Friday, February 25, 2011

Patience and Communication

I recently started realizing how lucky I am. I have been reading a lot online about having a diabetic in the family and how the family members deal with it. How they deal with all of the mood swings, high sugars and low, and care that goes into being a diabetic. I even read how one lady was frustrated because her husband wasn’t open with her about his everyday care and numbers. It made her frustrated and worried, not knowing the details, and not knowing if he was okay that day. I can’t imagine this. Vince and I are the complete opposite. We tell each other everything that is going on in our lives. He allows me to be the nosiest wife in the world. I can tell you his numbers from the time he wakes up, to the time he goes to bed, and even through the night. I can usually tell the doctors his laundry list of medications quicker than he can open his mouth. He allows me to be so involved that his doctors all know me by name and let me tell you, this makes his care so much easier. They know me just as well as they know him, so I can always stop by their office to pick up a prescription or supplies for him without 20 questions as to who I am and why I am there. I can’t imagine a world where he wouldn’t clue me in on what is going on and allow me to help him. Maybe it is because he has other disabilities that cause him to need assistance with? Such as poor vision to see his pump display if he doesn’t have his glasses handy. Or his chronic pain that prevents him from doing a lot of the everyday care? I look back to before his complications started. I was pretty involved from the beginning, however, I do think I am more so now, than then. Even a few of Vince’s doctors comment on how easy going he is, and how “well behaved” of a diabetic he is. I guess a lot of diabetics have problems with keeping an even mood, with everything going on with the chemicals inside their bodies, but Vince is pretty easy going. He knows what needs to be done will be done and doesn’t give it much thought. This is probably one of the upsides of him being diagnosed at such a young age. He has never known anything different. I am just so lucky to have a patient and understanding husband. It makes a difficult world a little bit easier.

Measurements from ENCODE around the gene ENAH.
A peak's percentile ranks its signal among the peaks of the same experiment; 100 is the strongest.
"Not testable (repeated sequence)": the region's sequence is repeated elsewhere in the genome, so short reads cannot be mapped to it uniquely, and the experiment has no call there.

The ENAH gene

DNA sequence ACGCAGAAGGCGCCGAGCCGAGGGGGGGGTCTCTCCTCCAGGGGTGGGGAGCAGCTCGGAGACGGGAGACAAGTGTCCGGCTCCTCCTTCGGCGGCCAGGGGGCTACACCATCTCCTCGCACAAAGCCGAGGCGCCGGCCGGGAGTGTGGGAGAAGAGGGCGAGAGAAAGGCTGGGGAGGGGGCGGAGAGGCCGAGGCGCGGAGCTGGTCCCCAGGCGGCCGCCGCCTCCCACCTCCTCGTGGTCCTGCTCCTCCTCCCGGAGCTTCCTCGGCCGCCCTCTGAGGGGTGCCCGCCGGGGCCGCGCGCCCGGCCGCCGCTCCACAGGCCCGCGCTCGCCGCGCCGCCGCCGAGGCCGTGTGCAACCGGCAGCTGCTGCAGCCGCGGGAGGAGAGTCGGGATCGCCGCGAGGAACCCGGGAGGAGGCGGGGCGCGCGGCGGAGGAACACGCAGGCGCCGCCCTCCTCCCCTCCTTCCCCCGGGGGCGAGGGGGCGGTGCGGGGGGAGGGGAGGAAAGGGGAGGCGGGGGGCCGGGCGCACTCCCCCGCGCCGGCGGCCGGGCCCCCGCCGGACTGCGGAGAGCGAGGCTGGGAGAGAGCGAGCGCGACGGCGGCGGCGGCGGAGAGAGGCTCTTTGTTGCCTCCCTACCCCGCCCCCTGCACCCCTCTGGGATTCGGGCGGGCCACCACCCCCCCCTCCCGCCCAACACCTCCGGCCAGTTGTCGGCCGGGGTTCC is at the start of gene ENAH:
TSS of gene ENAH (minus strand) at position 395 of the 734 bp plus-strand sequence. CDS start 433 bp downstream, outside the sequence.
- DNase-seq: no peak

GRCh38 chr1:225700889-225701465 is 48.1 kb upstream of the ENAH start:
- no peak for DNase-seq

1. Sandy,
    I truly love your blog. It makes me feel a lot better about my situation. I have a type 2 husband who will be insulin dependent shortly. He is very good about taking care of his diabetes but he is finally in the end stages of his pancreas finally giving out. I read so many places about wives not wanting to do everything for their husbands because the husbands are not doing what is needed. I am a wife like you. I know everything about David's illness. I go to every appointment with him and keep track of everything for him. I even did all of the research for the new drug (victoza) they are trying on him. I think your husband is very lucky to have you just like you are very lucky to have a great husband.


  2. Thank you so much Angela! You truly understand us. I am glad to hear there is another overprotective wife out there like me ;)